Being a butt-kisser doesn’t make you a butt-kicker.

In fact, new research from Oregon State University finds that brown-nosers spend so much time and energy getting on their boss’s good sides, they often lose self-control and behave badly later in the day, with behaviors like slacking off and snapping at coworkers.

Researchers observed how often 75 mid-level managers in a large, publicly traded Chinese software company would ingratiate themselves to their bosses, such as flattering their supervisors, doing favors for them and going along with everything they said. They also studied how workers self-promoted or took credit for their successes, praised their own performances and bragged about their connections to important people. The study participants each kept a daily work diary about what they did and experienced on the job.

And the report found that the more employees kissed up to their bosses, the more their self-control slipped by the end of the day. And that led them to doing things such as being uncivil to coworkers, skipping meetings and browsing the internet instead of working.

Researchers found no similar link between self-promotion and these unproductive behaviors, however, suggesting that all of the false sincerity being mustered for your manager’s benefit gets exhausting, and you lose self-control after a while.

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“There’s a personal cost to ingratiating yourself with your boss,” Anthony Klotz, an associate professor of management in OSU’s College of Business, said in a statement. “When your energy is depleted, it may nudge you into slack-off territory.”

But if the workers showed strong political skills — such as being able to read and understand their colleagues and clients, maneuvering social situations confidently or having natural influence over others — then they were able to brown-nose without loafing as much later in the day. This suggested that having strong social skills can be a buffer against the more depleting effects of all that flattery.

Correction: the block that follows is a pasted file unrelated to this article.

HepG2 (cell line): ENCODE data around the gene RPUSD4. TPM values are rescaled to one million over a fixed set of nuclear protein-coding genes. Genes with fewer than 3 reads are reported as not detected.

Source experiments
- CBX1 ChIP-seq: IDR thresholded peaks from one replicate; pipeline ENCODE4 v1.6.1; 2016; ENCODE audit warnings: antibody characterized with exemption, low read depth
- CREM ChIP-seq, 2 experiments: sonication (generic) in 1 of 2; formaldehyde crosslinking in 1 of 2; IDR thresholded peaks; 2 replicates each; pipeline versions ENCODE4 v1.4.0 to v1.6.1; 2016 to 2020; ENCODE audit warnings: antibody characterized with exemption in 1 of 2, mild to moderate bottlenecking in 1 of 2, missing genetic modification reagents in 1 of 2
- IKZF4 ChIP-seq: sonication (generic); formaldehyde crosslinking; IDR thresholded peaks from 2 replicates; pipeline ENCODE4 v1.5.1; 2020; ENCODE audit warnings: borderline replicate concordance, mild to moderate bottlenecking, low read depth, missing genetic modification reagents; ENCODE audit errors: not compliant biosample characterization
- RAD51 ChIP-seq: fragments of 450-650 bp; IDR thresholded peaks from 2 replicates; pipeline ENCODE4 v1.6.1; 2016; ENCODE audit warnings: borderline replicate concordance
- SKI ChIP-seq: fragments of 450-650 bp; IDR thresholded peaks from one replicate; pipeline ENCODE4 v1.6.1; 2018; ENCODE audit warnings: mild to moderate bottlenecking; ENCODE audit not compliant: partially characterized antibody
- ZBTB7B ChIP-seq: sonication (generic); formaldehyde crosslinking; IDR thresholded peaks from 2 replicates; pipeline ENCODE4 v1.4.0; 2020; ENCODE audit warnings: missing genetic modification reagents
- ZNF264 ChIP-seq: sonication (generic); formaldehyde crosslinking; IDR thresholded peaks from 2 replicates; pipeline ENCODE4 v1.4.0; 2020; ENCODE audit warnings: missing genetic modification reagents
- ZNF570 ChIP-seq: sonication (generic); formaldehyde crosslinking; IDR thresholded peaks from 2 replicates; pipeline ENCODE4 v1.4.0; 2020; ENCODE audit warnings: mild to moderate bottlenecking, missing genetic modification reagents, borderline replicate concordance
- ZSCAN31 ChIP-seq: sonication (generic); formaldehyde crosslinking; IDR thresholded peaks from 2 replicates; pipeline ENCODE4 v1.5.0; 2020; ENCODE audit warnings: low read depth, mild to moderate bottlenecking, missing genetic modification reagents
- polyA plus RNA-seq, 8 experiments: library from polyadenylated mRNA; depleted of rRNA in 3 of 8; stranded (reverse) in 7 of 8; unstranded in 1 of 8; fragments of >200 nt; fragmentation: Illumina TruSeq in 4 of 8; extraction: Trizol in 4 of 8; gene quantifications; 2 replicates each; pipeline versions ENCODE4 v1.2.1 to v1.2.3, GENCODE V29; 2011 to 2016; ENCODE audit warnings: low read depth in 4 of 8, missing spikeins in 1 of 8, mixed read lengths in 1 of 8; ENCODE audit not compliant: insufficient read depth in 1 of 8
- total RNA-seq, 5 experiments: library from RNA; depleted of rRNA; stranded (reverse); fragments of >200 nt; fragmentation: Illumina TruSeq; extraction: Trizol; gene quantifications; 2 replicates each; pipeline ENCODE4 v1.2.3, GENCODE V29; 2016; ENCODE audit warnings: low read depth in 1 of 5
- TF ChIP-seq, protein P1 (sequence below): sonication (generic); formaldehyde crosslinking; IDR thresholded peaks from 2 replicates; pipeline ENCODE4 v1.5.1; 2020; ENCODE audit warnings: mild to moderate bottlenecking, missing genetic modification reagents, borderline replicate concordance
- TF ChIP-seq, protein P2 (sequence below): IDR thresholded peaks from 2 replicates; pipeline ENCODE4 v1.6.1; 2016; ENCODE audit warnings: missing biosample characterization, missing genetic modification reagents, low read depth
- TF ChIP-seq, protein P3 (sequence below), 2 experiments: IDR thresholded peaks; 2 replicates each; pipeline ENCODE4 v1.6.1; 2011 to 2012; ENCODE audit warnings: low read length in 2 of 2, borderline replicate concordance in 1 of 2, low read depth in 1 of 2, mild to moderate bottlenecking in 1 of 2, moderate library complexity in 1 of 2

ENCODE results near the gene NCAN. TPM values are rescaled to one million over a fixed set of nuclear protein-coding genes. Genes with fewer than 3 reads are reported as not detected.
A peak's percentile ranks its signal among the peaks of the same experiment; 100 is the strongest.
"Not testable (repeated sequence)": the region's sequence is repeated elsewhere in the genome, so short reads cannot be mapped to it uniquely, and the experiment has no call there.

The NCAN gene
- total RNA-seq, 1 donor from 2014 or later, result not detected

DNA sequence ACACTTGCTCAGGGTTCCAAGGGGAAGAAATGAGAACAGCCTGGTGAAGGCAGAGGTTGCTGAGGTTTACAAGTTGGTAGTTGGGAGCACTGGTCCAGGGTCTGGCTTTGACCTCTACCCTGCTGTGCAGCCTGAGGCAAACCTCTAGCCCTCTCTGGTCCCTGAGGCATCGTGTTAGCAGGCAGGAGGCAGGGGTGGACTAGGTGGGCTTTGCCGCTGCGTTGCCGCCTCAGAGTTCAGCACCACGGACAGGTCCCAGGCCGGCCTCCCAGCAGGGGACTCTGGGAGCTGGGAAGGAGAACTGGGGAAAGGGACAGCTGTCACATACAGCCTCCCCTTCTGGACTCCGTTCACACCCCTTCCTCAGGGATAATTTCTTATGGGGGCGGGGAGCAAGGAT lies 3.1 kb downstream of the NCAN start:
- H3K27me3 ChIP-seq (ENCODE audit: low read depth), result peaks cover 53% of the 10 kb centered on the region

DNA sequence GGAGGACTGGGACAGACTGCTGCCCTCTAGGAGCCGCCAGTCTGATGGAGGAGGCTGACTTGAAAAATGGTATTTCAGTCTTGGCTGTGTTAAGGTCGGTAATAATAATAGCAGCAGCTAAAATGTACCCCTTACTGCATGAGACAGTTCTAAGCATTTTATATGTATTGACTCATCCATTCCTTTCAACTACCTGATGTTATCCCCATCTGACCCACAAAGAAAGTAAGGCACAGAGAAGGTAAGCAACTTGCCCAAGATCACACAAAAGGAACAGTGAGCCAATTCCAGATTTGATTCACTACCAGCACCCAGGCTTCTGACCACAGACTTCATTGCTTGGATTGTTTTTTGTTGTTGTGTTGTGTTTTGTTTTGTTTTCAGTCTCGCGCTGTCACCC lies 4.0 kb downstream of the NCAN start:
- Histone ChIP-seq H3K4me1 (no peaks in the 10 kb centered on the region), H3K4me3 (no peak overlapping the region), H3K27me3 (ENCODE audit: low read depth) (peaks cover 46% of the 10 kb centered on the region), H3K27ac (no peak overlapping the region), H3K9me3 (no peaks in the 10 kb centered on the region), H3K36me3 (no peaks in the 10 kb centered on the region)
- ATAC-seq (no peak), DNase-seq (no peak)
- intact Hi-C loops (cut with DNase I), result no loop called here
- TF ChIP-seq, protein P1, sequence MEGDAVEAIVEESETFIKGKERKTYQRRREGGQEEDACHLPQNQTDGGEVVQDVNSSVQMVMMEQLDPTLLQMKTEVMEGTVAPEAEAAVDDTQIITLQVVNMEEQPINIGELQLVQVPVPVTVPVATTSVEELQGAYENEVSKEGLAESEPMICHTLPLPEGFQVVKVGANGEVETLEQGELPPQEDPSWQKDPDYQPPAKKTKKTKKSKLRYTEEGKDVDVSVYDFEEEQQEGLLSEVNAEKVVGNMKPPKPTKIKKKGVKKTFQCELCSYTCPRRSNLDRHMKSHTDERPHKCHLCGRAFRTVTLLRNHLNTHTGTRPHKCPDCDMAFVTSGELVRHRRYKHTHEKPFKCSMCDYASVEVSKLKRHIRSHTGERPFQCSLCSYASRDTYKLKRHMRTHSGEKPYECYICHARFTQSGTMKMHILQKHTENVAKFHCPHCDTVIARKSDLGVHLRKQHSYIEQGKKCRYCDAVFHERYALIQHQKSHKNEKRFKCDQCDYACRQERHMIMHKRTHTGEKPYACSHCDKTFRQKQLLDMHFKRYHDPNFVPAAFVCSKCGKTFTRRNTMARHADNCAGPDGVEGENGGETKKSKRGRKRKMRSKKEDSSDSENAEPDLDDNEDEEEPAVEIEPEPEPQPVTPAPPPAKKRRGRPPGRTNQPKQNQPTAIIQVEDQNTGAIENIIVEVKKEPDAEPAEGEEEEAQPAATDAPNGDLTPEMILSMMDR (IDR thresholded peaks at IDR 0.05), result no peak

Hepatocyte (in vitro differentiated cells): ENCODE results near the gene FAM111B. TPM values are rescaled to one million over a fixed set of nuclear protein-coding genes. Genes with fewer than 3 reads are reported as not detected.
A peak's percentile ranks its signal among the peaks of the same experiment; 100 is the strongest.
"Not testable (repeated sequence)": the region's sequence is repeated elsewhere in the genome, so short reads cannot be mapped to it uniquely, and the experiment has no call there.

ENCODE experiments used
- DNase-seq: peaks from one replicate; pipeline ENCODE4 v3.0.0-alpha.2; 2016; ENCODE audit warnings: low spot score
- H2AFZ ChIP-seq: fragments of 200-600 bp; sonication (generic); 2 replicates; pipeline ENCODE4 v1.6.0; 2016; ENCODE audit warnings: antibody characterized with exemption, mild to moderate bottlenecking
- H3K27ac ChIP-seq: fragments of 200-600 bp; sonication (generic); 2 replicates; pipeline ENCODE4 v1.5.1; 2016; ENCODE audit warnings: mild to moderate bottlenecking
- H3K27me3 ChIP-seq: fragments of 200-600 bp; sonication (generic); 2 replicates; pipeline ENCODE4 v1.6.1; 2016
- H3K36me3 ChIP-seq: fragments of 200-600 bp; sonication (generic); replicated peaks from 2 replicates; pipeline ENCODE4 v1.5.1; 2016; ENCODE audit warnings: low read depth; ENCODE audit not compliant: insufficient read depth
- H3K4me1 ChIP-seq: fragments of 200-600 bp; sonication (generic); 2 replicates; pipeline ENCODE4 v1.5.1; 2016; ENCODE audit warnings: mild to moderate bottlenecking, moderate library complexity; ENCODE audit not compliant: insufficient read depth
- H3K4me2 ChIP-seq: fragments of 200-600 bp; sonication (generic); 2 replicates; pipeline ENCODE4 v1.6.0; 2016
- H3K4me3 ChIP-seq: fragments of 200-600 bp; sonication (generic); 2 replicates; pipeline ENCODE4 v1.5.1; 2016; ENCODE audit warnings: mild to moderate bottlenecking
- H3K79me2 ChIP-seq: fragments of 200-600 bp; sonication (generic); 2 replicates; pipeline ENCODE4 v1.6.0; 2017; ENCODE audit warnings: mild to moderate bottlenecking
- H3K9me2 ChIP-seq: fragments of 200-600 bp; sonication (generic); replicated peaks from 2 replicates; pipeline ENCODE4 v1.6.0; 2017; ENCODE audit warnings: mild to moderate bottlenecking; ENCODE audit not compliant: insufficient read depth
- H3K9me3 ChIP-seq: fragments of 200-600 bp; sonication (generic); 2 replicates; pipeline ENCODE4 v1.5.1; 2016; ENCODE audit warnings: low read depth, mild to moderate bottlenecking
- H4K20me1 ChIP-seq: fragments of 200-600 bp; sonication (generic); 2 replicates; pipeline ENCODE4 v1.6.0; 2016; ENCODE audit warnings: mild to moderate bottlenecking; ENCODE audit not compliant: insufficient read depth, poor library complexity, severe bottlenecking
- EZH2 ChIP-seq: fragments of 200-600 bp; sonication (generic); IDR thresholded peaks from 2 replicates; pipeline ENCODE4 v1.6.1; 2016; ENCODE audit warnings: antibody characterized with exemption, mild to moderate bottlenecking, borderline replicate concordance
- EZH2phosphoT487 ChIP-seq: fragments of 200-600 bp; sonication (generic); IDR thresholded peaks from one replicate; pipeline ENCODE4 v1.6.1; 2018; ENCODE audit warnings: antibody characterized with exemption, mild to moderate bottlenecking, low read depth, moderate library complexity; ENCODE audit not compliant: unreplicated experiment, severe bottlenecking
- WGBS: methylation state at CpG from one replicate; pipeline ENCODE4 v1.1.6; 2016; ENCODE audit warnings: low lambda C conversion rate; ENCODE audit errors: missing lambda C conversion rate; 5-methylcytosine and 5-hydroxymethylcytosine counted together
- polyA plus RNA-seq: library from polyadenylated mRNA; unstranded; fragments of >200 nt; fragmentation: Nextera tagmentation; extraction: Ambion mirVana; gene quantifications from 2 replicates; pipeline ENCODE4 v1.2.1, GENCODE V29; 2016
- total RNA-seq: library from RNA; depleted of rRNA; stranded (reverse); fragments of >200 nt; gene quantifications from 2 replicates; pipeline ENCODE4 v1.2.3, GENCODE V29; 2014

Sucking up to your superiors can backfire. (Nattanon Kanchak/iStock)

The researchers recommend that workers become aware of how much sucking up can sap their self-control. “If you’re feeling depleted, you may want to take steps to restore yourself — take a walk, talk to a friend, eat a snack,” added Klotz. “That’s typically better than the allowing the depletion to manifest in other ways, like skipping a meeting or being rude to a coworker.”

And managers should keep in mind that their pet employee may be ingratiating themselves at the cost of their productivity in these other areas.

But the ugly truth is that there’s research to suggest that supervisors actually like being sucked up to, and actually form more favorable opinions of the people trying to get on their good sides. And a 2011 study suggests that “politically savvy professionals” who use ingratiation on their superiors are actually healthier; they avoid much of the psychological stress, including job tension and emotional exhaustion that many of their coworkers suffer.

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You can make buddying up to the boss easier on yourself, and less emotionally exhausting, by making yourself actually like your manager. A 2016 study found that when workers forced themselves to think of the things they have in common with their supervisors (like you both played the same sport, or you both have kids), they were able to actually feel nicer toward their bosses, and so could schmooze with them more naturally.

Just be aware that even if you find a way to get on your manager’s good side without losing your self-control, you’ll still probably end up on your colleagues’ bad side. A couple of studies have found that workers who observe someone kissing up to a superior, while being less friendly to fellow subordinates, consider the suck-up “extremely dislikeable and slimy” because colleagues question their motives.